One of the complaints being voiced over at Dragonsfoot these days is that the old “price list” for adventuring equipment, weapons and armor used in Dungeons & Dragons is unrealistic. The first version of D&D I ever played (1978 edition) had very simple rules for generating a character — after rolling the dice to determine your character’s abilities and picking a class (magic user, cleric, fighter or thief, elf, dwarf or hobbit), you rolled dice to randomly determine how much ‘starting gold’ you had and then bought what you wanted or thought you needed from a price list that had everything from chain mail armor, axes, bows, spears, etc., to more mundane items like backpacks, ropes, torches and lanterns.
The departure from economic reality in classic D&D does not bother me much. If you ‘fixed’ prices in the price list to become more realistic, you would also have to ‘fix’ treasures to reflect the idea that big piles of coin just might not be availible. OK, so you toss out the treasure tables in order to get a more realistic price on lamp oil and torches… what other changes would you have to make for ‘realism’? And, once you got done making all of those changes, would the game even be fun anymore?
I wonder if, strictly speaking, the ‘price lists’ of games like D&D, where every ‘dungeoneering item’ like torches or rope has a fixed price, might be pretty ahistorical anyway. In a typical medieval town would one have found little bodegas that sold everything from flasks of oil to spikes, sacks and 10 foot poles? Would there be a lot of ‘readymade’ goods available? Would the armorer really have a rack full of suits of armor ready to wear like they have ready to wear suits for sale at The Men’s Wearhouse? Would a lamp oil merchant really sell oil in little ceramic flasks, ready for dungeoneering, or would the vast majority of his customers provide their own container and the merchant would just sell the oil itself? The latter seems more likely and I don’t think “variety stores” (like 7-11 or Sears Roebuck) are likely in preindustrial times. The people who sold shoes probably also made them. There would be merchants who carried goods from one town to another, but I think they would make money on the fact that prices varied from place to place — you could take wine from the town with the vineyards (where wine was cheap) and sell it for more once you had moved it to a town with fewer or no vineyards. If the oil is made from something like fish, wouldn’t it cost more the further inland you went? Wouldn’t the price of bread go up if the grain harvest was bad? Moving goods by cart or mule would add a lot more per unit cost than moving them by UPS or Fed Ex.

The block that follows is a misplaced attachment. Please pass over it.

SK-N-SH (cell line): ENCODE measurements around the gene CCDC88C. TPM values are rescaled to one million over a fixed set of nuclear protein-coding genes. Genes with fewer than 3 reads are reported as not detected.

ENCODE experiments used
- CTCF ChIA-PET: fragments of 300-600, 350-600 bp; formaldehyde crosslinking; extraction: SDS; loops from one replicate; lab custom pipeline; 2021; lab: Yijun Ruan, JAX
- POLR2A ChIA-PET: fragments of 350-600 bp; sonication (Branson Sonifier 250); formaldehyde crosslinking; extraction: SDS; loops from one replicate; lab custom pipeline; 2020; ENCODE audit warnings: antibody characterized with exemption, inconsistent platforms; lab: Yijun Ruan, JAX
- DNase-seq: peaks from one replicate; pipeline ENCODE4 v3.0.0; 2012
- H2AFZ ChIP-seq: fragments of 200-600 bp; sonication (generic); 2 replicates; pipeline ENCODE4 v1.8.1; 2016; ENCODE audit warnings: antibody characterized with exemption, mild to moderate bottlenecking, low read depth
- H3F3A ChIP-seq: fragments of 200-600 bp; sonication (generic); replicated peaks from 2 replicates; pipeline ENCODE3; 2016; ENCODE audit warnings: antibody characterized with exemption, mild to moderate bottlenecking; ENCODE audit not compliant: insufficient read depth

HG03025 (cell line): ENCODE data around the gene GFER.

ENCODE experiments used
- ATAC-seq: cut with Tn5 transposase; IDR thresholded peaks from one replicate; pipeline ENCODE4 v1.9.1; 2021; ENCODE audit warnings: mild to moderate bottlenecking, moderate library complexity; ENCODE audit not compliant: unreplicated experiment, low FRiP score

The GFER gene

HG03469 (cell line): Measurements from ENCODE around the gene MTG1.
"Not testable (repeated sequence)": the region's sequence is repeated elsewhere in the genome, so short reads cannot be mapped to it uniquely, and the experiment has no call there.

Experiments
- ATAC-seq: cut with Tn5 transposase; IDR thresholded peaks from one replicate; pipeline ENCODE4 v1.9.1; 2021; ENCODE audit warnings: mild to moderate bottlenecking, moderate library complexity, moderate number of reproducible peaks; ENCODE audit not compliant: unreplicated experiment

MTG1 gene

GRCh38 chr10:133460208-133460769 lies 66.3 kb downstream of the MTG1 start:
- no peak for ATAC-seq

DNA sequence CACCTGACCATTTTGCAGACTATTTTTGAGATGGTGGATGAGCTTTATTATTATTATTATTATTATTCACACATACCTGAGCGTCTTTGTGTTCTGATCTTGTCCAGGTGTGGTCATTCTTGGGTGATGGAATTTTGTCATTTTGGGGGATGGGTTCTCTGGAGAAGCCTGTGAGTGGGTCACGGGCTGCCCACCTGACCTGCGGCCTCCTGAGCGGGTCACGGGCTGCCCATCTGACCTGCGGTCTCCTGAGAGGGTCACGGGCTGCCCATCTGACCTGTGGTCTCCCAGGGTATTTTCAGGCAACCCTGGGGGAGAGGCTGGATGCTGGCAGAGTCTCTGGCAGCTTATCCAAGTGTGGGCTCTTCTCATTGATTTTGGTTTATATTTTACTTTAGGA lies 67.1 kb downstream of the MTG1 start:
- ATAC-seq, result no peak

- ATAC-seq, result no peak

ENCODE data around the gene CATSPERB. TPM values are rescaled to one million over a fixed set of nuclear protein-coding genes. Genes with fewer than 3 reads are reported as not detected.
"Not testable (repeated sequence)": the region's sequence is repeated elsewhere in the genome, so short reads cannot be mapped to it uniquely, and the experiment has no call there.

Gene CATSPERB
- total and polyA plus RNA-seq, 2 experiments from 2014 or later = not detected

If I’m not mistaken, Europeans had to come to the new world to discover platinum, so if you are, strictly speaking, basing your economy on medieval Europe, then platinum coins should go. I don’t know if the American natives used platinum at all as a metal, or even if they knew how to extract it from ore…(OK, I just Wikipedia’d it… and, according to Wikipedia, the first mention of Platinum by a European was in 1557…). Although the pre-Columbians had silver, gold and copper, I don’t think they used them as a medium of exchange the way the Spanish did, anyway, so different cultures might value different stuff. Plus the idea of a ‘universal’ economy where gold coins, silver coins, copper coins, etc., are all valued the same and items like gems have a fixed value seems pretty unrealistic, but if you want to give PCs XP based on treasure, you need to standardize value of ‘prizes’ at some point.
I suspect that fixed prices in the marketplace may actually be a relatively recent phenomenon. In older economies, people probably tended to haggle or bargain a great deal more… but to be honest, in most cases when I am gaming I really don’t anticipate roleplaying the “haggling” between a merchant and a player character whenever the players need a coil of rope or a few candles. In a quasi-medieval setting, it seems entirely likely to me that someone who bought oil from the oil merchant every week or month might be charged one price while some stranger who came into town and was probably heading off somewhere to get killed by trolls and never return was going to be seen as an opportunity to make a little more. The regular customer from next door is the oil merchant’s bread and butter. The adventurer who needs lamp oil might be seen as ‘gravy’ money.
Faced with the sheer record keeping nightmare that a realistic pricing structure entails, I think I’ll stick with a price list — although a nod to realism (such as perhaps variations in price or potential shortages) could add some fun. A food shortage could be a great adventure hook. But at the end of the day, the price list is just one way to get coin out of the pockets and pouches of the player characters.
My own experience is that in ‘default’ D&D, carrying all the stuff one might want to have on an adventure rather than being able to afford it is usually more of a problem for player characters. After a few adventures, my 2nd or 3rd level fighter is likely to be able to afford several suits of platemail at 50 gp a pop… so if a black pudding dissolves his armor he is likely to be able to afford another suit — but given the bulk and weight, he is unlikely to have it with him!
One DM’s “screw the players” is another DM’s “challenge the players.”